As a generation who has never known a world without the internet, today’s youth are able to observe global events with or without parental navigation.
If they haven’t yet found out about planet-wide protests calling for social justice, they will. Even if you’ve avoided the talk about how contagious and lethal this virus is, or how it disproportionately affects Black Americans, kids have the ability to discover this information on their own. As much as you would love to shield your children from societal worries, it’s your job as a parent to equip them with tools to help build a better future for us all.
But how do you go about safely raising a family of activists during a global health crisis?
In response to viral footage of the death of George Floyd while in police custody, protests around the world have swelled. Anchored by the Black Lives Matter movement, thousands of activists at a time have gathered to denounce systemic racism and demand change. While an American awakening has been long overdue, these protests are happening at the height of a global health crisis, scaring off some families who want to join the fight but are fearful of the potential health hazards for themselves and their children. On the other hand, Black parents are on the front lines fighting for just that; the safekeeping of themselves and their children, an issue critical enough to justify the risks involved.
In Minneapolis and St. Paul, where major protests initiated as a result of George Floyd’s death, tests administered to thousands of demonstrators by HealthPartners of Minnesota has shown that, so far, there hasn’t been a large surge in virus cases due to the outdoor gatherings that have taken place in the area. However, if you’re having anxieties about the possible spread of the virus during protests but still want to encourage participation within your household, there are many ways to support the BLM movement from home.
Start by having difficult conversations.
Addressing the history of slavery, racism, and violence that Black Americans have had to endure is an uncomfortable talk to have, especially with kids, but it’s necessary. Research these topics as a family, looking up stories told by Black people, or talking to African American friends directly about their experiences.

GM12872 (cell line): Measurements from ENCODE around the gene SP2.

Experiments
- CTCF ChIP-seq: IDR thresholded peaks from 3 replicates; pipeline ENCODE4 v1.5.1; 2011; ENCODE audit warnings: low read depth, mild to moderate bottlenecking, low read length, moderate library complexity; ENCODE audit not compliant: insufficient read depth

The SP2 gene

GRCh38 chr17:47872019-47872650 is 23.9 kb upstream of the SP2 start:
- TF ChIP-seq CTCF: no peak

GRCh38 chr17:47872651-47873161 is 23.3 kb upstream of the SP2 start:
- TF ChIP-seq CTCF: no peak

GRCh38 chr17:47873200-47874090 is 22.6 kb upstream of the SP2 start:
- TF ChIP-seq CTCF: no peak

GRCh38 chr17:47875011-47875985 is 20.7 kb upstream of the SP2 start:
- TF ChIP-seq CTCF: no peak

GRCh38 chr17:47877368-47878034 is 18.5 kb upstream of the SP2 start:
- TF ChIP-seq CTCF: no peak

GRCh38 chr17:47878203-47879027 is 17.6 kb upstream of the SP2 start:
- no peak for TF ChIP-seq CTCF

Read, watch, and make calls together, learning side by side and discussing as you go. Ask questions and be curious. Your kids don’t need to think you have all of the answers, but it’s important for them to learn how to properly collect and process this information on their own.
Execute a protest plan.
When you’ve thoroughly gone over the core issues, execute a plan of protests as a family. Without ignoring social distancing practices, decide on how you want to amplify the message. Do you use products or buy from companies that don’t support the movement? Consider publicly boycotting them and recruiting others to do the same, as proven effective by the Montgomery bus boycott of 1955-56.
Are there elected officials in your region who are unwilling to act on social change? Begin a letter-writing campaign or make daily phone calls to demand action out of these representatives. Show your children how to do the right thing by taking action yourself.
Nurture individual skills.
Dig deeper into resourceful activism by nourishing individual skills. Teach your kids to use talents they already have to take a stand. Musically gifted kids should be prompted to write songs about injustice. Visual artists can create images, photography, and films that document and express this moment in history. They can write about it, organize virtual communities, or even create skits. Encourage them to post what they do online and recruit friends as a way to publicly protest and assemble safely.
Teach your kids to speak out.
Even if you stand in your own yard or on a public sidewalk holding up a sign, you are contributing to a larger movement. We often want our kids to “do as we say, not as we do,” but in reality, conditioning comes from observing actions. You must show your children how to be a positive part of society by encouraging their voices and teaching them to speak up for what’s right and not just what’s easy.
Activism requires hard work, patience, and persistence, characteristics shown by history-changing leaders like Martin Luther King Jr., Rosa Parks, and Angela Davis. These leaders moved masses so that humanity could progress toward a better future. Deciding to lead a family of activists, even when times are hard, is the first step in changing the world around you, but words without action aren’t enough. Change needs to be exemplified.